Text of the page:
Naturally, Bill and Sue wanted to get married and have lots of little cowbabies…not, I mean, not like baby cows. They’re not gonna have calves or anything, that’d be weird…anyway, before they could get married, Sue had one request: She wanted to ride Widdowmaker.
Even without knowing that Widdowmaker had it in for Sue, Bill knew that this was a terrible idea. And, frankly, was surprised that he had to explain that to Sue since he felt the horse’s name was enough of a warning. But Sue was convinced that she could do everything Bill could do, only backward and in high heels (look it up) and felt that his refusal to let her ride his horse was a sign that he didn’t think she was as tough as him. The last thing Sue wanted to be was coddled, so she insisted and, in the end, Bill relented.
The wedding day was a big affair, as you can probably imagine. Sue was dolled up in the prettiest wedding dress ever seen in those parts, complete with that recent invention that had swept the nature: The bustle! Don’t ask me why, but back then, women weren’t considered fashionable if they didn’t have a big wire…well, butt, frankly. It was a big wire frame that they wore under their skirts that made their butts look really big. I don’t know why, it’s part of the story. The point is that Sluefoot Sue was wearing a wire bustle under her wedding dress...a decision she would live to regret.
The deal was that Sue would actually be riding Widdowmaker during the wedding ceremony, which is why it was held in the street outside the courthouse as opposed to inside. While the minister was saying the whole “Dearly beloved” bit that you’ve heard a thousand times in movies and shows, Bill was nerously watching his bride-to-be straddle Widdowmaker (side-saddle would’ve been more appropriate for a lady in those days, but the record will indicate that Sue was no lady). Meanwhile, six of Bill’s strongest cowhands were trying to restrain Widdowmaker, but he was fighting them at every turn. He did not want anyone riding him except Bill, least of all Sluefoot Sue!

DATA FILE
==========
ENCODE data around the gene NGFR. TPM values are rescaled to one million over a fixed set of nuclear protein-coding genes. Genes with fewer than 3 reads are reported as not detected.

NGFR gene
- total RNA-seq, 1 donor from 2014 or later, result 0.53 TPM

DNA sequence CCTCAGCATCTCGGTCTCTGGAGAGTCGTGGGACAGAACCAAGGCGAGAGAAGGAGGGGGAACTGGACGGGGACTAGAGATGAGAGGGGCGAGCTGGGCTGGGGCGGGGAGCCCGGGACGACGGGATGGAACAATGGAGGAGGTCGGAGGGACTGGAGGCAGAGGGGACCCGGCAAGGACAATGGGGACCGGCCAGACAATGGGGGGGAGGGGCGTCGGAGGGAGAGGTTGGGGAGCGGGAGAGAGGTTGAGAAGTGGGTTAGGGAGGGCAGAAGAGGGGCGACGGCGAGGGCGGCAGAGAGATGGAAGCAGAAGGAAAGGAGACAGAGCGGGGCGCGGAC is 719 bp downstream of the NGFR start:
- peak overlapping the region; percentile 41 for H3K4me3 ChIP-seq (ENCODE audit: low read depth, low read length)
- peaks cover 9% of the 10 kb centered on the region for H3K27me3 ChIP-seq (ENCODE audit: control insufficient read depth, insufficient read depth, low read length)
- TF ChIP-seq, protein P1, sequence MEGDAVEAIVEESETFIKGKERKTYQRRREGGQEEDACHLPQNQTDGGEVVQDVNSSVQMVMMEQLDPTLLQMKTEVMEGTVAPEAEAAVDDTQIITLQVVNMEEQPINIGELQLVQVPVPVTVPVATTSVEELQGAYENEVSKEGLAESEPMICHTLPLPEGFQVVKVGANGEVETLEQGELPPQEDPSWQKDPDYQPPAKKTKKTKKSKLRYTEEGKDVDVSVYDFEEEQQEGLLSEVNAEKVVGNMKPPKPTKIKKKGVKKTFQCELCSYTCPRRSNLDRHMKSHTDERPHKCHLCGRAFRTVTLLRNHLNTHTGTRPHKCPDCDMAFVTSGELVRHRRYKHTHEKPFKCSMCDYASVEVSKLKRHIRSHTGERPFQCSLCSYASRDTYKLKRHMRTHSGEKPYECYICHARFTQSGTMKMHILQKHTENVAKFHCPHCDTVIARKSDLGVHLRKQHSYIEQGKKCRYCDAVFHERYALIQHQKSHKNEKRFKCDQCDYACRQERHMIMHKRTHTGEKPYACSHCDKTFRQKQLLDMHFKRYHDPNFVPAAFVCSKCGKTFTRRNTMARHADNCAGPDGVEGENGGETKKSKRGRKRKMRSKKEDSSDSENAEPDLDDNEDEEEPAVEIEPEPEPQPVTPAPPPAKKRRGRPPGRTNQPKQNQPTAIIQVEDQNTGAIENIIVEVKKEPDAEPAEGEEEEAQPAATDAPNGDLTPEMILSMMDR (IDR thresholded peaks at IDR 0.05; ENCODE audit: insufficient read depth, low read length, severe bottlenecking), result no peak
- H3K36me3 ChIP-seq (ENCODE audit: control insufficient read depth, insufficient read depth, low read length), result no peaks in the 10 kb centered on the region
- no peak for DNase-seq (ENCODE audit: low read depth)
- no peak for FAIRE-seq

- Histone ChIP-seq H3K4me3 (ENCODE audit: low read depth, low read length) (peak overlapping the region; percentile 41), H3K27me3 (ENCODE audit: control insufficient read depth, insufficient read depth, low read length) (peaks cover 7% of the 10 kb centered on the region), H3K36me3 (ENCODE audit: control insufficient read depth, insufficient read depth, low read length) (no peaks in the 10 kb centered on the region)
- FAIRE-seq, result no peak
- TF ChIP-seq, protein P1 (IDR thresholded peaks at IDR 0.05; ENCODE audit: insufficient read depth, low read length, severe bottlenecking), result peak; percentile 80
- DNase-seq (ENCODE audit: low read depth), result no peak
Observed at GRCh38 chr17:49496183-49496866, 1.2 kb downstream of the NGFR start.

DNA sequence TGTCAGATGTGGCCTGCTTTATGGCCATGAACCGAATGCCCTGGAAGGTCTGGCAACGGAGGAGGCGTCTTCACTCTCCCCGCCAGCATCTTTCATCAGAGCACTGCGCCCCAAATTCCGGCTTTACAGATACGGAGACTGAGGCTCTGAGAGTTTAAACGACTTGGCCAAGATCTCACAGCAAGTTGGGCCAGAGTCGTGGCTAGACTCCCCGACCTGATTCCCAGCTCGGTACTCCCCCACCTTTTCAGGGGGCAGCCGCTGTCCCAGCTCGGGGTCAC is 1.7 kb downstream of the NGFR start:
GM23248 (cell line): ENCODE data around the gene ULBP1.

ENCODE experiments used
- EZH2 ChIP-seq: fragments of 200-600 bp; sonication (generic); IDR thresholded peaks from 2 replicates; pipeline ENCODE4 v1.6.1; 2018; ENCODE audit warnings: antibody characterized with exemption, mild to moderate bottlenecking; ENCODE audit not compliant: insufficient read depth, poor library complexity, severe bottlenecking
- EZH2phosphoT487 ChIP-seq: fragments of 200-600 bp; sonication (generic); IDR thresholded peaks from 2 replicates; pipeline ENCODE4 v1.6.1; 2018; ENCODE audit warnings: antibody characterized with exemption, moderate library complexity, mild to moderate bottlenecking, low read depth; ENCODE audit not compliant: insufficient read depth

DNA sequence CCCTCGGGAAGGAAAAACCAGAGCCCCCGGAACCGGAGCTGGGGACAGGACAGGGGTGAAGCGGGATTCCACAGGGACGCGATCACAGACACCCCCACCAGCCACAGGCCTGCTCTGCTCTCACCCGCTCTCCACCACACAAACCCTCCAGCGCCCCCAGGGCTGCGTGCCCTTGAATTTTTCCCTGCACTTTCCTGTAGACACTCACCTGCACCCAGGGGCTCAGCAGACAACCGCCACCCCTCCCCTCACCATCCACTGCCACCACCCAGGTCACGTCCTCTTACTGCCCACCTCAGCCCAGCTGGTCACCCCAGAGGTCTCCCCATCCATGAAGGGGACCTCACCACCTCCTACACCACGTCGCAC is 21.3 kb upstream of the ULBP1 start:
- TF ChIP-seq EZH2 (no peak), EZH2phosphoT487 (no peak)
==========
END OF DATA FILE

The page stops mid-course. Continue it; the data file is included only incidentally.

Things didn’t really start going wrong until they got to the vows. By the time Bill had said “I do,” two of his men had lost their grip on the horse. The other four soon followed and when it was Sue’s time to say it, it came out more like “I doooooooooo!” because now Widdowmaker was bucking for all he was worth, trying to throw Sue off his back. But Sue was just as tough as her new husband of about four seconds, and she refused to be thrown. And, it’s likely she would’ve ridden him out just as Bill had done…had it not been for that bustle.
Now every time Widdowmaker kicked, Sue started bouncing, thanks to all that steel and wire in her bustle. Widdomaker kept kicking harder and Sue kept bouncing higher. Finally, with one well placed kick, Sue was thrown high into the air. She came down, landing on her bustle and bounced back up. With every bounce, Widdowmaker kicked harder and Sue kept gaining altitude. Now she was bouncing up and down like a rubber ball, higher and higher every time. Even after Widdowmaker had been subdued, Sue kept landing on her bustle and kept bouncing higher! It was beginning to look like she’d never stop.
Now, I don’t know if this kind of thing is really covered by “for better or worse” or “in sickness and in health,” but Bill felt he had an obligation as her husband to do something about this. It was just lucky for her that she had married the world champion…lassoer? Lassoist? Lasso-artist? Lariateer? What would you call that. Anyway, he called for five miles of rope, tied the single biggest loop in roping history and (with the assistance of three other men) threw it to Sue…and caught her right around the middle!
That was the good news. The bad news is that Sue’s bouncing was stronger than Bill and, rather than pulling her back down to earth, she pulled him up to the sky! Now Bill and Sue were bouncing together until their last bounce took them all the way up to the moon...which is where they stayed.
The Cowboys of Texas mourned the loss of their native son, though they were comforted by the knowledge that his beloved Sluefoot Sue was with him up there on the moon. But, somehow, the loss seemed to affect the coyotes greater than the men. And every night, from that day on, the coyotes would sit in the light of the moon and howl, in mournful tribute to their beloved Bill. A tradition they continue to this day. So now you know why the sound of coyotes howling at the moon makes me think of Pecos Bill, the greatest cowboy who ever lived.